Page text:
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After the Story Runs: How to Get the Most From Your Ink

OVERVIEW [top]The first time a magazine or newspaper writes about your company, it is a pretty heady experience. Everyone in the company sees it on the lunchroom bulletin board. You mail a copy to your mom, your best friend, even that teacher who encouraged you so long ago.

Unfortunately, some executives stop there or lose interest in subsequent coverage. Positive free media exposure is far more valuable than paid advertising; but if you don’t make sure the right people see it, you aren’t getting the most from your ink.

In this Quick-Read you will find:

  • Ways to add mileage to your media coverage.
  • Keeping track of your media coverage.
  • Legal issues around reprinting and excerpting media coverage.

SOLUTION [top]

Increasing Your Mileage

Often, even if the front page of your local paper writes a glowing story about you, the people who are most important to your company won’t see it. Your customers may live in other cities, states or nations. Many of your investors probably do, too. Even your competitors, who might see you as a more formidable opponent after hearing the story, could be out of earshot.

So it’s your job to spread the word.

  • An article by a third party is likely to have more credibility with your customers and potential customers than one of your ads. To make sure the news reaches them, print excerpts of the story in company brochures. Include portions of it in your advertising campaign. If the whole story is wonderful, consider purchasing reprints and mailing them to your prime customers or giving them to your sales staff to hand out at sales calls.
  • If you are interested in raising capital or attracting investors, what others say about you is far more powerful than what you say about the company. So make sure the financial community also receives copies of your favorable press clippings.
  • When you advertise, think about adding an excerpt from a positive story, particularly if the story rates you — including you, for example, in “Best Of” lists or consumer tests of your products.
  • Enlarge a copy of a story and display it at your next trade-show exhibit. Be sure to pass out reprints at the show as well.
  • Create a “news about us” spot on your Web site to post stories others have written, or to include at least a list of the headlines, publication, date and a small excerpt.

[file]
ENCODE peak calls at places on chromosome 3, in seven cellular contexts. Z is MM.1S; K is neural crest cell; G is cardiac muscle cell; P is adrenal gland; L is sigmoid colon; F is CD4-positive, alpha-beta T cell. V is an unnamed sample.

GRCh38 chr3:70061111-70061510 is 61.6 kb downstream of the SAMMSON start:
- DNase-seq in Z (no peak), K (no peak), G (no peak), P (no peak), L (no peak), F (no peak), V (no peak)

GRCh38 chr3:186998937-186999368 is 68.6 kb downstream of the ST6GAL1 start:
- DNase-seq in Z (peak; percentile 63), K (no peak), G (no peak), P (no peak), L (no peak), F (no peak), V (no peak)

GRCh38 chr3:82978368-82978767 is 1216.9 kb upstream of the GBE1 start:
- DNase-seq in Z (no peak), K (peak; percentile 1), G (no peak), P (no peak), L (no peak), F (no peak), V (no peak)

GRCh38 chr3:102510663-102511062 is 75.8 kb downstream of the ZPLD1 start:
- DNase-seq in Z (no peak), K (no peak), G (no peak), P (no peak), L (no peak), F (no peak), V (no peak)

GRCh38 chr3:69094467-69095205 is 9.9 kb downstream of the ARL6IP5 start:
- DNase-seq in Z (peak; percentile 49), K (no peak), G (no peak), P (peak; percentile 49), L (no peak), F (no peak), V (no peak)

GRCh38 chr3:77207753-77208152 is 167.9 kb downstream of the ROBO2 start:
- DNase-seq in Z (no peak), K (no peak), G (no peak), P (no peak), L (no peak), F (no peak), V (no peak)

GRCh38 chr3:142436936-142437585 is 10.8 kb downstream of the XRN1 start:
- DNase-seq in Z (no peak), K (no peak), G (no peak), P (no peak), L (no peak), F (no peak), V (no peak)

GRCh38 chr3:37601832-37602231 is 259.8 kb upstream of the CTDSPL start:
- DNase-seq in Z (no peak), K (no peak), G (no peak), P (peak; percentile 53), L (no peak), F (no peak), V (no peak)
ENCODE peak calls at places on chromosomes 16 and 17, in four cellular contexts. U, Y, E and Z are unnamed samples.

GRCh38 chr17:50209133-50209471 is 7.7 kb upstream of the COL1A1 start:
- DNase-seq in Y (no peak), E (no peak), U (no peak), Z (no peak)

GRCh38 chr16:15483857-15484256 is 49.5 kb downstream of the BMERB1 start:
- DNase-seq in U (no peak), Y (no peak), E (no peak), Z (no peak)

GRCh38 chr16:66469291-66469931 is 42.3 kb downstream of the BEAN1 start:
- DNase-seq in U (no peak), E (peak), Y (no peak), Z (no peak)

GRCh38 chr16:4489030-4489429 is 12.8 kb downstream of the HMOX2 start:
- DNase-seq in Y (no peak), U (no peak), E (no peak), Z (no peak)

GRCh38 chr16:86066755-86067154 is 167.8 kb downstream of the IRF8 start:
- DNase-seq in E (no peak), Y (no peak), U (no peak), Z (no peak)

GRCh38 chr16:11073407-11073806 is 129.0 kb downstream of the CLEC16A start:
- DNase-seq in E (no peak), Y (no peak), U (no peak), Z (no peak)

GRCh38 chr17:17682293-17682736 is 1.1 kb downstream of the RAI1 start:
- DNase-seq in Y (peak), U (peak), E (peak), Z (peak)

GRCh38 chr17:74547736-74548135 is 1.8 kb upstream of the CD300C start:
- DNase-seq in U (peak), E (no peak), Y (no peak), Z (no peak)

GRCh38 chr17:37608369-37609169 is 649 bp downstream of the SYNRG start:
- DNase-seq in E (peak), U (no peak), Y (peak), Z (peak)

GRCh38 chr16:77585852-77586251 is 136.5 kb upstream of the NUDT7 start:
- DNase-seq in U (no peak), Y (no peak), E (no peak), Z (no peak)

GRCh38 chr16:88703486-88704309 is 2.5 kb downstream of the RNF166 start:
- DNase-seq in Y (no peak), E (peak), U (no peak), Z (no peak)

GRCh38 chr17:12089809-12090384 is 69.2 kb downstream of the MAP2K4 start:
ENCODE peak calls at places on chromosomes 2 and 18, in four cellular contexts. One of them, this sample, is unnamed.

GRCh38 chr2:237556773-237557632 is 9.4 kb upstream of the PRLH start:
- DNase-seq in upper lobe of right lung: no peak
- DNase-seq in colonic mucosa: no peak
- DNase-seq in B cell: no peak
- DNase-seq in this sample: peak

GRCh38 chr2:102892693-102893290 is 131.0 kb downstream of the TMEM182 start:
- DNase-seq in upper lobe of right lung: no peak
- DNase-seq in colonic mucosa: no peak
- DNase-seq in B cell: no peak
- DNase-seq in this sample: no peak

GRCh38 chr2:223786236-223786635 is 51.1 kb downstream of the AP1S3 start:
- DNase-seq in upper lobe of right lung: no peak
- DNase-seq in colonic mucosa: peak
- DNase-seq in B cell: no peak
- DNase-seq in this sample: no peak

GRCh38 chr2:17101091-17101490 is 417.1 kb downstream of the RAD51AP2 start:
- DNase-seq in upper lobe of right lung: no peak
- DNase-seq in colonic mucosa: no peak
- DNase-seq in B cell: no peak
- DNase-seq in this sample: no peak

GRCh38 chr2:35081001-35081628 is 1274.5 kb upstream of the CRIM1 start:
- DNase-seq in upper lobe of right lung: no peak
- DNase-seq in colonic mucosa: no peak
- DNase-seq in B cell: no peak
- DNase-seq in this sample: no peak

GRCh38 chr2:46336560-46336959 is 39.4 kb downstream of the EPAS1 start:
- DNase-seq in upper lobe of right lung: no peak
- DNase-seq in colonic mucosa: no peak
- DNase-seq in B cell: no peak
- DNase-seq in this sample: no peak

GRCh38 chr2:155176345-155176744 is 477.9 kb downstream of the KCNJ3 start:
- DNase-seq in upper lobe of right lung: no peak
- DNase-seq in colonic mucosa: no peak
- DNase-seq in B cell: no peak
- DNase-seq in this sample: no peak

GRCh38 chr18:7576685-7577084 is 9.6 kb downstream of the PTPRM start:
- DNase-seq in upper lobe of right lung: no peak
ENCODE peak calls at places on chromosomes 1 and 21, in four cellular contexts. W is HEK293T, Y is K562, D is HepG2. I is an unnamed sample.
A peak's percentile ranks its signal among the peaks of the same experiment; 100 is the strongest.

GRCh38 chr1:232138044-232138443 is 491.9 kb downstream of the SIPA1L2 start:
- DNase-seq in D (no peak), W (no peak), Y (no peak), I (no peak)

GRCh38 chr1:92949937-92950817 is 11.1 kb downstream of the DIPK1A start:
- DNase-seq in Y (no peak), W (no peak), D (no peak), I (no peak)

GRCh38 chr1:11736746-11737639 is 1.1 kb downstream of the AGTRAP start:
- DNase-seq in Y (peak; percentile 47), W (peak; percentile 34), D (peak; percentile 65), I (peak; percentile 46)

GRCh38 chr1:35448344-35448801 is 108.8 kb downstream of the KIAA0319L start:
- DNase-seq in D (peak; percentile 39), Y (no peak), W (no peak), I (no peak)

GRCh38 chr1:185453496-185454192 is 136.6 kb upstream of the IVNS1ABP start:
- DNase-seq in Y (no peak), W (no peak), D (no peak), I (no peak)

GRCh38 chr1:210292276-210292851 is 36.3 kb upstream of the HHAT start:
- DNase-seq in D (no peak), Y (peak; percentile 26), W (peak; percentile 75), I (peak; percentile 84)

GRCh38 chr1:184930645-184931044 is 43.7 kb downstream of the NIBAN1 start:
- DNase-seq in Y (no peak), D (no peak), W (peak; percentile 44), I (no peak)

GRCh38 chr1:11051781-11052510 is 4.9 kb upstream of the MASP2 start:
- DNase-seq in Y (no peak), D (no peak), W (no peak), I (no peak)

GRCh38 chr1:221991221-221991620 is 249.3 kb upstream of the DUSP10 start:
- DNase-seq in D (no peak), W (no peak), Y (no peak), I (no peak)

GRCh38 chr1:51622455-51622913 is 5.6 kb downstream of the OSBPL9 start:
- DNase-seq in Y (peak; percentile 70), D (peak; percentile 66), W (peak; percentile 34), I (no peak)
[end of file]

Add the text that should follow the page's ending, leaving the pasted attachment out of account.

• Give each employee a copy. Encourage employees to take them home to show their families. It should add to their feeling of pride for working at the company.
  • When you interview job candidates, hand them a packet that includes news clippings. In this hot economy, it’s a tool that will help you attract the best workers.

Keeping Track

Before you can get a bigger splash from your ink, you’ll need to find these stories and keep them at your fingertips.

  • Web sites change from day to day. If one writes about you, make a copy as soon as it appears. By the next day, the story may be moved to an archive or removed entirely.
  • For radio and television stories, you may need to call the station to order a tape of the story. Most will charge you a fee. Copy the station’s tape to your own high-quality tape, and store both under archival conditions so you will have them for re-use. See “How Can You Prevent Magnetic Tape from Degrading Prematurely?” at http://www.clir.org/pubs/reports/pub54/5premature_degrade.html for guidelines. Also, keep a list of everything that’s on the tapes, so it can be found when you want it.
  • News clippings are easy to misplace and can be damaged by repeated photocopying. The best way to keep them safe is to store each one in a plastic sleeve. Note the date and the publication name for each one on a separate label.
  • As your company grows, you may want to consider hiring a clipping service. Three national services — Luce, Burrelle’s and Bacon’s — will clip print stories and provide you with a copy. They cover literally every publication with an established circulation in the country.